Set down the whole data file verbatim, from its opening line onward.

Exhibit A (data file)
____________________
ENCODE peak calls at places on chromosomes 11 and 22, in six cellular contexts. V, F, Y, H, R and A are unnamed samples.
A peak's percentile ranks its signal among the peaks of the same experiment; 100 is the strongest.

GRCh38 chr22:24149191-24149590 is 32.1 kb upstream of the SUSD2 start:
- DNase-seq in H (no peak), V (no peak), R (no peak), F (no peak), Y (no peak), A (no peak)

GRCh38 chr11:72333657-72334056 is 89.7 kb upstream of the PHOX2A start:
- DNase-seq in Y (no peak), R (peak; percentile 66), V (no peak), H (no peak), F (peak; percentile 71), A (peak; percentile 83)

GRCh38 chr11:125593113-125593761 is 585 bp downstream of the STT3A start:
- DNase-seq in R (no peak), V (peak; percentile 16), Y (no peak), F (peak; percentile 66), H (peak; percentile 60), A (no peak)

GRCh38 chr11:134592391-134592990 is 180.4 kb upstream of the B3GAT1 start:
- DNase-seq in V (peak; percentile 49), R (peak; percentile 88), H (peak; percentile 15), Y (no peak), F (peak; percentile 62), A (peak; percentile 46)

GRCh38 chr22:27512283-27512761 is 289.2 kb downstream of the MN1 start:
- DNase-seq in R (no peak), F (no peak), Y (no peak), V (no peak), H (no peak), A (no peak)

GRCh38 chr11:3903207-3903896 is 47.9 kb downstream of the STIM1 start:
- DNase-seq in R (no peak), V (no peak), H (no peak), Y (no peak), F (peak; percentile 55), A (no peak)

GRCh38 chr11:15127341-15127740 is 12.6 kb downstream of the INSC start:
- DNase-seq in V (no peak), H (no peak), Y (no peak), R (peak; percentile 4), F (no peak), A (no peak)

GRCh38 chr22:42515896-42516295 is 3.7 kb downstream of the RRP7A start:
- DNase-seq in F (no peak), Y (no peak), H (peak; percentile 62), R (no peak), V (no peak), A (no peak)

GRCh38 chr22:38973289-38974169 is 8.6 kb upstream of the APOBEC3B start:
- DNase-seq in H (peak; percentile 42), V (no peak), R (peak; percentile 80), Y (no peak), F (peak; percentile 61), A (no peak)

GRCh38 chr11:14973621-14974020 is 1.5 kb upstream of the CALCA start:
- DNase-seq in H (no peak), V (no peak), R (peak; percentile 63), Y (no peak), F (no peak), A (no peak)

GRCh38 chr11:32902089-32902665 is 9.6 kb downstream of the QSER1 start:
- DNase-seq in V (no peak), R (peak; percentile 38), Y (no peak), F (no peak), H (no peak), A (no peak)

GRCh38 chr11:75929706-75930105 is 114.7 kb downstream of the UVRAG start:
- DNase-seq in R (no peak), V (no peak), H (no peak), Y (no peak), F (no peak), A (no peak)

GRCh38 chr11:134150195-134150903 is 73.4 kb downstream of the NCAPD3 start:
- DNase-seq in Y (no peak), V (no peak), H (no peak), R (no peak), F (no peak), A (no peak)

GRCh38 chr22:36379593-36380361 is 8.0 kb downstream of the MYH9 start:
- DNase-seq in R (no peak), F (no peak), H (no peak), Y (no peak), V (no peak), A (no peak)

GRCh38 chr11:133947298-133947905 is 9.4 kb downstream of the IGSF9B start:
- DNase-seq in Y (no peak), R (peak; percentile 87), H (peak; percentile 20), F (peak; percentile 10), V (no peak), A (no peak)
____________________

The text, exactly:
ENCODE peak calls at places on chromosomes 11 and 22, in six cellular contexts. V, F, Y, H, R and A are unnamed samples.
A peak's percentile ranks its signal among the peaks of the same experiment; 100 is the strongest.

GRCh38 chr22:24149191-24149590 is 32.1 kb upstream of the SUSD2 start:
- DNase-seq in H (no peak), V (no peak), R (no peak), F (no peak), Y (no peak), A (no peak)

GRCh38 chr11:72333657-72334056 is 89.7 kb upstream of the PHOX2A start:
- DNase-seq in Y (no peak), R (peak; percentile 66), V (no peak), H (no peak), F (peak; percentile 71), A (peak; percentile 83)

GRCh38 chr11:125593113-125593761 is 585 bp downstream of the STT3A start:
- DNase-seq in R (no peak), V (peak; percentile 16), Y (no peak), F (peak; percentile 66), H (peak; percentile 60), A (no peak)

GRCh38 chr11:134592391-134592990 is 180.4 kb upstream of the B3GAT1 start:
- DNase-seq in V (peak; percentile 49), R (peak; percentile 88), H (peak; percentile 15), Y (no peak), F (peak; percentile 62), A (peak; percentile 46)

GRCh38 chr22:27512283-27512761 is 289.2 kb downstream of the MN1 start:
- DNase-seq in R (no peak), F (no peak), Y (no peak), V (no peak), H (no peak), A (no peak)

GRCh38 chr11:3903207-3903896 is 47.9 kb downstream of the STIM1 start:
- DNase-seq in R (no peak), V (no peak), H (no peak), Y (no peak), F (peak; percentile 55), A (no peak)

GRCh38 chr11:15127341-15127740 is 12.6 kb downstream of the INSC start:
- DNase-seq in V (no peak), H (no peak), Y (no peak), R (peak; percentile 4), F (no peak), A (no peak)

GRCh38 chr22:42515896-42516295 is 3.7 kb downstream of the RRP7A start:
- DNase-seq in F (no peak), Y (no peak), H (peak; percentile 62), R (no peak), V (no peak), A (no peak)

GRCh38 chr22:38973289-38974169 is 8.6 kb upstream of the APOBEC3B start:
- DNase-seq in H (peak; percentile 42), V (no peak), R (peak; percentile 80), Y (no peak), F (peak; percentile 61), A (no peak)

GRCh38 chr11:14973621-14974020 is 1.5 kb upstream of the CALCA start:
- DNase-seq in H (no peak), V (no peak), R (peak; percentile 63), Y (no peak), F (no peak), A (no peak)

GRCh38 chr11:32902089-32902665 is 9.6 kb downstream of the QSER1 start:
- DNase-seq in V (no peak), R (peak; percentile 38), Y (no peak), F (no peak), H (no peak), A (no peak)

GRCh38 chr11:75929706-75930105 is 114.7 kb downstream of the UVRAG start:
- DNase-seq in R (no peak), V (no peak), H (no peak), Y (no peak), F (no peak), A (no peak)

GRCh38 chr11:134150195-134150903 is 73.4 kb downstream of the NCAPD3 start:
- DNase-seq in Y (no peak), V (no peak), H (no peak), R (no peak), F (no peak), A (no peak)

GRCh38 chr22:36379593-36380361 is 8.0 kb downstream of the MYH9 start:
- DNase-seq in R (no peak), F (no peak), H (no peak), Y (no peak), V (no peak), A (no peak)

GRCh38 chr11:133947298-133947905 is 9.4 kb downstream of the IGSF9B start:
- DNase-seq in Y (no peak), R (peak; percentile 87), H (peak; percentile 20), F (peak; percentile 10), V (no peak), A (no peak)